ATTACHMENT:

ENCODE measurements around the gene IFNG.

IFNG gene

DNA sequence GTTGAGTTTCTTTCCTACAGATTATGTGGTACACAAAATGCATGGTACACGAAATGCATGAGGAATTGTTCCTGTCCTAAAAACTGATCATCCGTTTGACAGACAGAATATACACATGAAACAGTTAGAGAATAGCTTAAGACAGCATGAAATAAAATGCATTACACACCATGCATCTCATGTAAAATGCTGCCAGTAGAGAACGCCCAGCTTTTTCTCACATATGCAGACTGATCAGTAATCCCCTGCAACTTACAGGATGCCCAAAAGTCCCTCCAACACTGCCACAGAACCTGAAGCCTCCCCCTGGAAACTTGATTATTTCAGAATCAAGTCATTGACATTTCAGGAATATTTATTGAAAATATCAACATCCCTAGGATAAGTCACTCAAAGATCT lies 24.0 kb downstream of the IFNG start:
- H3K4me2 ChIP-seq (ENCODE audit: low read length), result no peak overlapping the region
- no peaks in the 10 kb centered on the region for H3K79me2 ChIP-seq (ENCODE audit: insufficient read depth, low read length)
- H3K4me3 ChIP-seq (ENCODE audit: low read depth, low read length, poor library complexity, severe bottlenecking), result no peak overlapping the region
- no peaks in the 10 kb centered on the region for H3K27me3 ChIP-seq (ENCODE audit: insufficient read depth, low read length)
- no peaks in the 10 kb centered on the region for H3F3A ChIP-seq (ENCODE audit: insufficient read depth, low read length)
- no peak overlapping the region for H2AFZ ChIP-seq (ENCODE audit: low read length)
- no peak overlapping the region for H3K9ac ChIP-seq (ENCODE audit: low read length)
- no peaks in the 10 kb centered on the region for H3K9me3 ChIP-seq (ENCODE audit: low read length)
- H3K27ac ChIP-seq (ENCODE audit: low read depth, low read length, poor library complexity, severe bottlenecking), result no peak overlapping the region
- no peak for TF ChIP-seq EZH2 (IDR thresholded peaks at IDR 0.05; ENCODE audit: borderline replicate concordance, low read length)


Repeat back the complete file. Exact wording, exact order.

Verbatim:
ENCODE measurements around the gene IFNG.

IFNG gene

DNA sequence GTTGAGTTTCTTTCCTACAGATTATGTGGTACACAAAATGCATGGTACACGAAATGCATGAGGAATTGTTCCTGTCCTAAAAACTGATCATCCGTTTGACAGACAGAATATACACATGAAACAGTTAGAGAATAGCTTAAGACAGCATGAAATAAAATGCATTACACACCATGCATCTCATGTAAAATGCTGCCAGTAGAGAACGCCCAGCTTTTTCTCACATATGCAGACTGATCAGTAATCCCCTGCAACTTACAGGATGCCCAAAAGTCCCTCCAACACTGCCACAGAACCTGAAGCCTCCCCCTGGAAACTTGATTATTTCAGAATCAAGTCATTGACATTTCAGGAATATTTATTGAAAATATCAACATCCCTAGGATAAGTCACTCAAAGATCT lies 24.0 kb downstream of the IFNG start:
- H3K4me2 ChIP-seq (ENCODE audit: low read length), result no peak overlapping the region
- no peaks in the 10 kb centered on the region for H3K79me2 ChIP-seq (ENCODE audit: insufficient read depth, low read length)
- H3K4me3 ChIP-seq (ENCODE audit: low read depth, low read length, poor library complexity, severe bottlenecking), result no peak overlapping the region
- no peaks in the 10 kb centered on the region for H3K27me3 ChIP-seq (ENCODE audit: insufficient read depth, low read length)
- no peaks in the 10 kb centered on the region for H3F3A ChIP-seq (ENCODE audit: insufficient read depth, low read length)
- no peak overlapping the region for H2AFZ ChIP-seq (ENCODE audit: low read length)
- no peak overlapping the region for H3K9ac ChIP-seq (ENCODE audit: low read length)
- no peaks in the 10 kb centered on the region for H3K9me3 ChIP-seq (ENCODE audit: low read length)
- H3K27ac ChIP-seq (ENCODE audit: low read depth, low read length, poor library complexity, severe bottlenecking), result no peak overlapping the region
- no peak for TF ChIP-seq EZH2 (IDR thresholded peaks at IDR 0.05; ENCODE audit: borderline replicate concordance, low read length)